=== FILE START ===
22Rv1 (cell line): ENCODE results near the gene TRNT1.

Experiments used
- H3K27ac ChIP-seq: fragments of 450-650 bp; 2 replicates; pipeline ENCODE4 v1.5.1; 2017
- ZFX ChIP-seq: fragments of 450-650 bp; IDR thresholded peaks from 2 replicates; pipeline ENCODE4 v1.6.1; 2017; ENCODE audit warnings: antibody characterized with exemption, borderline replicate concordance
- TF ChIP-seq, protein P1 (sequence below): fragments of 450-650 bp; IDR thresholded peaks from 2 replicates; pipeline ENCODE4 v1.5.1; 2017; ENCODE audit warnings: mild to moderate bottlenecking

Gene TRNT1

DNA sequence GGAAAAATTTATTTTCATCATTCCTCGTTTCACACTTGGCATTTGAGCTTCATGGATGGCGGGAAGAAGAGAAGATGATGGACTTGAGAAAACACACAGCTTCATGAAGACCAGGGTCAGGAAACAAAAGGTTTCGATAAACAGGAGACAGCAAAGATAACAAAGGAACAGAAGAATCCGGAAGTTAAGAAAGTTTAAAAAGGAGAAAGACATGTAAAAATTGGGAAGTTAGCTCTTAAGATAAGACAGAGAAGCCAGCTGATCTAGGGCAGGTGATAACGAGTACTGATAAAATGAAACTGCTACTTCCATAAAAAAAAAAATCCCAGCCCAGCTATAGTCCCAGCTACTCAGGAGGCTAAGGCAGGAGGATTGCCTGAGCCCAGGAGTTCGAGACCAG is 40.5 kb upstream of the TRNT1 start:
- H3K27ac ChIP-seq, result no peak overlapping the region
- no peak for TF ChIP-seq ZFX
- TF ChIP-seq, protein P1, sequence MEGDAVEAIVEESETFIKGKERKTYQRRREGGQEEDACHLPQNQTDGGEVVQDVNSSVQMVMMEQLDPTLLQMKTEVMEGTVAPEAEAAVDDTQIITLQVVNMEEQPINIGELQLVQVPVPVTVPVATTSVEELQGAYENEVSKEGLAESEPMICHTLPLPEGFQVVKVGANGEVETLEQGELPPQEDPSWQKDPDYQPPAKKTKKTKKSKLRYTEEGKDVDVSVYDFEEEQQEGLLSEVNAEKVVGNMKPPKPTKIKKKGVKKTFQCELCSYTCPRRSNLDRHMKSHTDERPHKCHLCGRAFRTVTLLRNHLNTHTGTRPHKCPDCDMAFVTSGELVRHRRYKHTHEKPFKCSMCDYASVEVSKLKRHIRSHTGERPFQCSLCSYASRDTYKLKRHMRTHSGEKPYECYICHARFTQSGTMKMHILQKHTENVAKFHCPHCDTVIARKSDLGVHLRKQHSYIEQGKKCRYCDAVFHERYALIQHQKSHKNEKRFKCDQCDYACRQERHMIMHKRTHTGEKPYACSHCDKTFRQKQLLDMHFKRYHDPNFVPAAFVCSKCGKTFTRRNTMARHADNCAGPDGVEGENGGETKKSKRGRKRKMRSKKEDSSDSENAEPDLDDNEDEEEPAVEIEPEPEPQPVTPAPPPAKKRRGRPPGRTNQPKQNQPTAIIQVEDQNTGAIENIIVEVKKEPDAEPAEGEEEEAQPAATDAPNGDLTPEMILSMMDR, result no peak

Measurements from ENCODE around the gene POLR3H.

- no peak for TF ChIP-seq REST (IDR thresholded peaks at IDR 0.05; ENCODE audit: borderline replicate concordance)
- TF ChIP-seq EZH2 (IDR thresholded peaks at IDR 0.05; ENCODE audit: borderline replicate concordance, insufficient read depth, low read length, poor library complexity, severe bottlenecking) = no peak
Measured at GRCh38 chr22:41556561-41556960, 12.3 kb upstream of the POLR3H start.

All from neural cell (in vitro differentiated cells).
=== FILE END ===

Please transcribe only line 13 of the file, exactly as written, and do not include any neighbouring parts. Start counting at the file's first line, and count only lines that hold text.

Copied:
- TF ChIP-seq EZH2 (IDR thresholded peaks at IDR 0.05; ENCODE audit: borderline replicate concordance, insufficient read depth, low read length, poor library complexity, severe bottlenecking) = no peak